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"The Laundry Bag Project"--unequal distribution of dermatological healthcare resources for male and female psoriatic patients in Sweden.
Umeå University, Faculty of Medicine, Department of Clinical Microbiology, Infectious Diseases.
2008 (English)In: International journal of dermatology, ISSN 1365-4632, Vol. 47, no 2, 144-9 p.Article in journal (Refereed) Published
Abstract [en]

BACKGROUND: Psoriasis and eczema are common dermatological diseases that occur with approximately equal frequency in men and in women. The aim of this study was to determine whether men and women with dermatological diseases in need of ultra-violet radiation (UV) treatment receive equal care. METHODS: We conducted a retrospective analysis of records of all patients referred to and seen at our clinic during 2003 with diagnoses of psoriasis or eczema. We performed a gender-based analysis of the number, type, and estimated cost of the treatments given to each patient. We evaluated similar data from a Swedish Psoriasis Association (SPA) treatment center and from the state pharmacy monopoly (Apoteksstatistiken). RESULTS: Men with eczema or psoriasis received more help with emollients than did women and were given a greater number of UV treatments. At our clinic and at the SPA center, women constituted 37 and 42%, respectively, of the individuals who received UV treatment; yet, they received only 34 and 36% of the treatments, respectively. Women were prescribed self-care more often than men, with 61% of prescriptions for emollients and 48% of specific topical treatments for psoriasis dispensed to women. CONCLUSIONS: We discovered previously unrecognized gender differences in standard dermatological treatment for common diagnoses at our hospital. To ensure optimal care for each patient, treatment disparity should be recognized and gender-based analyzes be carried out when planning dermatological health care.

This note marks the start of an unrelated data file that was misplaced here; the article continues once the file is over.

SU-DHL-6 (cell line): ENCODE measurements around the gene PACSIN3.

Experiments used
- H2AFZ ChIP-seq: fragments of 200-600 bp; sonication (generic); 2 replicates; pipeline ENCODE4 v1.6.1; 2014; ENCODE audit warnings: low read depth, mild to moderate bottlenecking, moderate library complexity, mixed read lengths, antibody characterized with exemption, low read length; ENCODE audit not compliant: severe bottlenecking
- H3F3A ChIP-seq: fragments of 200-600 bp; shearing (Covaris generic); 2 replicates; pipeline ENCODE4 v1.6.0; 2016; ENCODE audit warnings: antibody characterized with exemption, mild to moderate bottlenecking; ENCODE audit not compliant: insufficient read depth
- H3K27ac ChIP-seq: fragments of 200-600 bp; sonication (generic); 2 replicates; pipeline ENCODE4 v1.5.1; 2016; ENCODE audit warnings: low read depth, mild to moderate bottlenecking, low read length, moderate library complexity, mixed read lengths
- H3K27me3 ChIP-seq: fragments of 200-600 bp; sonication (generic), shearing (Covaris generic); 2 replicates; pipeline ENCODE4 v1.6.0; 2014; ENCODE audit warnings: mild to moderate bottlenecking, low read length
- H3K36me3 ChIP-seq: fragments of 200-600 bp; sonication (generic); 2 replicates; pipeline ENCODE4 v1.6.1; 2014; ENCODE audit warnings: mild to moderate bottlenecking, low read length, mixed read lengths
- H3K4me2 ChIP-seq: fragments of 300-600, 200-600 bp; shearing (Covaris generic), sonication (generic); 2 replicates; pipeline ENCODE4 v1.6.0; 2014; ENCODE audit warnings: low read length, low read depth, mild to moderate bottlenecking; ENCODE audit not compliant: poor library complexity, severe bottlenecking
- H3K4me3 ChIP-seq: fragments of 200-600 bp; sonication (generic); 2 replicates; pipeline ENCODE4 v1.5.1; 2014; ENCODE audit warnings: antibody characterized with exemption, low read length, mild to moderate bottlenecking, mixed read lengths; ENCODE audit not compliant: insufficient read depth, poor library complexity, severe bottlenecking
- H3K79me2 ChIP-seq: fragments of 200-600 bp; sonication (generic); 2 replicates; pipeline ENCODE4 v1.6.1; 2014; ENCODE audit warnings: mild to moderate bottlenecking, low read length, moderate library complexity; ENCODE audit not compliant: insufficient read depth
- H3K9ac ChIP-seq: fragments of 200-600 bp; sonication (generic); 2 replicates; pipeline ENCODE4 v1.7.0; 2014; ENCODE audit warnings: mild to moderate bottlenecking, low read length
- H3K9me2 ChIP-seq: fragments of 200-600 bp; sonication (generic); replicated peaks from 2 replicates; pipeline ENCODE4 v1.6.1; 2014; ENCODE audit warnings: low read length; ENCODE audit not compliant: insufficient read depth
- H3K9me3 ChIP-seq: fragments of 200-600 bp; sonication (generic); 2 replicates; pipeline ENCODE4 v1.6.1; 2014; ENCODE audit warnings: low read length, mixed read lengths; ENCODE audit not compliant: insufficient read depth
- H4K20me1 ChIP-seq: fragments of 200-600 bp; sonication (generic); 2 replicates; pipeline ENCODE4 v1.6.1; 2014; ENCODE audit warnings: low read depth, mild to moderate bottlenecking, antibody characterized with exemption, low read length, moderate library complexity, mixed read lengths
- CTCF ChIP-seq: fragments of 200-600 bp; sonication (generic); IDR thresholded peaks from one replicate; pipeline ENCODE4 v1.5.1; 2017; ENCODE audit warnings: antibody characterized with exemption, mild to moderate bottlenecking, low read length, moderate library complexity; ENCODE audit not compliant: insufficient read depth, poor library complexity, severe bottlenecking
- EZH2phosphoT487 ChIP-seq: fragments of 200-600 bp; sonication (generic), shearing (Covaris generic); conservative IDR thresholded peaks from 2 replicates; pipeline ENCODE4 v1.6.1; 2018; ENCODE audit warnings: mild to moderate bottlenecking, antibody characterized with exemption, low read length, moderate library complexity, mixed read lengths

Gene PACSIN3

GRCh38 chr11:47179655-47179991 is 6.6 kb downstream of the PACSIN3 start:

Place, publisher, year, edition, pages
2008. Vol. 47, no 2, 144-9 p.
URN: urn:nbn:se:umu:diva-27073DOI: 10.1111/j.1365-4632.2008.03485.xPubMedID: 18211484OAI: diva2:276075
Available from: 2009-11-10 Created: 2009-11-10 Last updated: 2011-04-15

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Evengård, Birgitta
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